After living with a family of teachers for my entire life, and teaching a bit myself, I’ve learned much about the ins and outs of the trade. One of the things I would constantly hear about from them was their interactions with parents (the good, the bad, and the ugly).
Indeed, I’ve been on the receiving end of many a story about parents communicating with teachers in an improper manner, and I have heard a litany of suggestions as to how to fix these interactions.
Below, you’ll find a few things I think all parents should consider before trying to contact their child’s teacher. I realize that there will be times when your anger towards a particular teacher is justified (been there, done that). That being said, these tips will help to keep things civil!
1. Tone is Key.
When writing an e-mail or talking directly to a teacher, remember that the tone of your delivery matters a lot. It’s basically all about respect, really. You want to address your child’s teacher as the professionals they are, not as a friend or a family member. Treat them like your doctor, or if you attended college, like your professor.
I remember my college advisors telling us to always be cordial and respectful to professors, even if we had a pressing issue or felt we had been wronged in some way. This advice served me well, as I can’t remember getting on any of my professor’s bad sides, even when I had to talk about touchy issues with them.
The same theory can be applied in your interactions with a teacher. Always communicate with them in an understanding manner, and they’ll reciprocate.
2. In-Person Communication is Always Better.
I know we’re all busy, especially if you’re a parent who’s simultaneously working and taking care of your kids. But even so, if you really have something you want to get across to a teacher, make the effort to meet them in person. I always liked to go to office hours in college rather than shoot an e-mail to a professor, mainly because I knew I could get across what I was actually feeling much better in person.
When you’re communicating through e-mail, you might be compelled to write a few things you would never say in person. Or, you might not say what you need to say in the proper tone.
When I was a teaching assistant, I didn’t deal with parents at all, but I did deal with 19 year old college students all of the time. I can tell you that I was much more able to address their concerns in person, than I was able to online.
3. Don’t Express Your Frustration on Social Media.
If there’s a teacher you are particularly at odds with, don’t resort to social media as a way to throw them under the bus. Yes, while you may be dealing with a problematic teacher, it’s still better to ask to meet them in person. On social media, you might say things in the heat of the moment that you don’t really mean, and these things might reach the ears of the teacher in question (especially if you live in a relatively close-knit community).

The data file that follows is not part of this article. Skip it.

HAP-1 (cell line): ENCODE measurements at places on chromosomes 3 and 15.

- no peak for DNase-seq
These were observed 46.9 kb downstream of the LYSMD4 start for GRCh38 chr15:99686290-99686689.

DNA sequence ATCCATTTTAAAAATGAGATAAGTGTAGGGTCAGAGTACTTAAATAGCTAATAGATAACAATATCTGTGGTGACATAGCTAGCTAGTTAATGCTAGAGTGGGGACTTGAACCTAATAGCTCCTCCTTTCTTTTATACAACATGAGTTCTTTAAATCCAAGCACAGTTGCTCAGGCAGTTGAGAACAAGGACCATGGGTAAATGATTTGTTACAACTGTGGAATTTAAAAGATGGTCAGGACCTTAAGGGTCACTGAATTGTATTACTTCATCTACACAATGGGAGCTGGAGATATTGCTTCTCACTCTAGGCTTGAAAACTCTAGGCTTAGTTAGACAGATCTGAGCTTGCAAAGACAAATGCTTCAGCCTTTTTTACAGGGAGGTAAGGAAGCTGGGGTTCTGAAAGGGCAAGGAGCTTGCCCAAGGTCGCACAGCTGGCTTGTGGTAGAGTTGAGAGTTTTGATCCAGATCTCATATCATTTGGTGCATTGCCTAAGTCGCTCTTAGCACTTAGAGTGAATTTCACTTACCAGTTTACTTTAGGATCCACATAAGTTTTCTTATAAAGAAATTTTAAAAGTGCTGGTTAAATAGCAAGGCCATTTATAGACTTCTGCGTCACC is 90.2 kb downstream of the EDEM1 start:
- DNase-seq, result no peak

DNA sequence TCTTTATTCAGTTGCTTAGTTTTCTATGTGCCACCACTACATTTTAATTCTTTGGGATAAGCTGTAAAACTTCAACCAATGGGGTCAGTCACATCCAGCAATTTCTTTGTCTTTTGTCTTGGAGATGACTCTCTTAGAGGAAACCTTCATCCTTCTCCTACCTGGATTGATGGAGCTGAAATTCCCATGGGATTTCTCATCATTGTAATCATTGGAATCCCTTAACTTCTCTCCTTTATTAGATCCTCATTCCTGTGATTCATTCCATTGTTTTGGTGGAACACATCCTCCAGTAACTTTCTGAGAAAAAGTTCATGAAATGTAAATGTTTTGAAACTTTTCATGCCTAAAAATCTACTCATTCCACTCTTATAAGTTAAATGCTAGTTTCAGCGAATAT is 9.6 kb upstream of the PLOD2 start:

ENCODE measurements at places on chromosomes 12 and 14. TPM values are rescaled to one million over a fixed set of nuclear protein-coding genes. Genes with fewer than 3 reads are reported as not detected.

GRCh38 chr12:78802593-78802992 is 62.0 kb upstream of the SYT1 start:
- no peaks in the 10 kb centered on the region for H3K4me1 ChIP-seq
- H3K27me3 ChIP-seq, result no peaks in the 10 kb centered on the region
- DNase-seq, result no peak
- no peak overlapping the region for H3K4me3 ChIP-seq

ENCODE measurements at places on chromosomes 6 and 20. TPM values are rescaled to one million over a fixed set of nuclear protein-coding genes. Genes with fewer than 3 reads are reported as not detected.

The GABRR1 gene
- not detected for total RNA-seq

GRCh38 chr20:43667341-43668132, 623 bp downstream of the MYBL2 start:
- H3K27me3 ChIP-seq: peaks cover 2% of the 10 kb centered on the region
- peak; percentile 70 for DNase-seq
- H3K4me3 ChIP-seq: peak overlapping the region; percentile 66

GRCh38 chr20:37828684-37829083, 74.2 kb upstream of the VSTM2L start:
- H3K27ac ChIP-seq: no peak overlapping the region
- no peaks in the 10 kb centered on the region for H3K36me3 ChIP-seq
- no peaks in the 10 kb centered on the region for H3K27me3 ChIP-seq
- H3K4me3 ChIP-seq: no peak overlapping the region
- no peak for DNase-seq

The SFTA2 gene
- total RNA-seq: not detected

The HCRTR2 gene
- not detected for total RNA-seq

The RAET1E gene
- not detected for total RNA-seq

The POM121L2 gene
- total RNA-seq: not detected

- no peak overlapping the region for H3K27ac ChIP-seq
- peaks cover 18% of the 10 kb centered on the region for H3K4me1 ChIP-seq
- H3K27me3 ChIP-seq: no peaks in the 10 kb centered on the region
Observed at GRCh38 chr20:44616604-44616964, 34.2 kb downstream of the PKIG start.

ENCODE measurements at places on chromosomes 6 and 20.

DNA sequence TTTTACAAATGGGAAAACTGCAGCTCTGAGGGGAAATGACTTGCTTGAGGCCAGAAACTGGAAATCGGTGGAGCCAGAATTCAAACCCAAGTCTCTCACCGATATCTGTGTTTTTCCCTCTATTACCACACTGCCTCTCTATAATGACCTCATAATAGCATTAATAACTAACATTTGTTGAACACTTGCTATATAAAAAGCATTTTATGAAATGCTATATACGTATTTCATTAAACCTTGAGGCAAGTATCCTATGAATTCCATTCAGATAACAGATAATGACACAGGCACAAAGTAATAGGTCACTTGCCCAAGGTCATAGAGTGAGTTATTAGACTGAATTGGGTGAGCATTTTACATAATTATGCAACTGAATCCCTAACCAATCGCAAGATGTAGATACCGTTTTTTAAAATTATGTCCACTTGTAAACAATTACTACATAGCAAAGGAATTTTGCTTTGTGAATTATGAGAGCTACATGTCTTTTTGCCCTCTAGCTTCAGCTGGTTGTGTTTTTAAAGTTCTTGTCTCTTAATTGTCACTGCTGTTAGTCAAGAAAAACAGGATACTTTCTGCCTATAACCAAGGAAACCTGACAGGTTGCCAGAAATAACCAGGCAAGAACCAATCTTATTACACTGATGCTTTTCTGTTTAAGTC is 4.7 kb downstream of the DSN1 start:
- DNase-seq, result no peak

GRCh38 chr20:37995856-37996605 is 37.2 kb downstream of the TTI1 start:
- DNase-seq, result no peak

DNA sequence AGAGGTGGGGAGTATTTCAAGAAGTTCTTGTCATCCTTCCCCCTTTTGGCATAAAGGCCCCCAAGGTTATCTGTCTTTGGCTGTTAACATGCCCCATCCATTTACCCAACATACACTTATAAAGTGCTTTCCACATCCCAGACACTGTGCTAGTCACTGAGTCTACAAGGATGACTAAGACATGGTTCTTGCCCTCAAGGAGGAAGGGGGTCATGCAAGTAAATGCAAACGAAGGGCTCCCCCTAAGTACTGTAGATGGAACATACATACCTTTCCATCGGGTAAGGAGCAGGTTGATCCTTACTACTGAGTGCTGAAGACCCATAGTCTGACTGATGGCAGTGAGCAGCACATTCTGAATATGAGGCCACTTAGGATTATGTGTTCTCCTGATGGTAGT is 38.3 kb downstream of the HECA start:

That’s a problem because once that happens, the teacher is angry, you’re angry, and your child is caught in the middle. There’s a bit of a theme forming here: direct communication is key!
This goes both ways. You should listen to everything the teacher says. Listen to their concerns and suggestions. Really try to understand where they’re coming from. Conversely, the teacher should hear you out. You should both try to come to an amicable agreement based on whatever issue you’re having.
More often than not though, parents and teachers try to talk over each other, rather than listen and understand each other’s points of view. In most cases, both sides will have valid perspectives. Since we are all adults, it’s our responsibility to find some middle ground
5. It’s All About Give and Take.
When I say you should compromise, I really mean it. For example, if your child is having an issue with their behavior or their reading comprehension, be open to all of the strategies for improvement their teacher suggests. They are, after all, the experts here, and they’re around your child nearly as much as you are.
On the flip side, if you have some valid concerns in relation to what the teacher is doing, bring it up in an amicable and understanding manner. To somewhat quote Yoda, anger leads only to the dark side!
The best case scenario is that you implement some of the strategies the teacher suggests, and the teacher takes into account some of the insights you have about your child.
I know that there are some teachers out there who are maddeningly difficult to get along with (trust me, I’ve had more than a few of them). At the same time, know that the majority of teachers just want to do what is best for your child. As long as you understand that, and take it into account in all of your communications with teachers, you’ll do just fine. Additionally, you’ll win a lot of fans amongst the teacher population as well!
Remember: as your child gets older, you’ll have progressively fewer opportunities to contact their teachers. Eventually, once they reach college, you’ll have practically zero influence. At that point, it’s up to your child to do the communicating themselves.
So I guess the point I’m trying to make is this: set a good example. Be a good communicator. With luck, your kid will take after you, and they’ll grow up into model students for their future teachers and professors.
We all have problems we want to address at one point or another. What matters is how we go about fixing them (that’s pretty good, I think I’ll quote myself on that).
Featured photo credit: Teacher’s Pet/ Matthew via flickr.com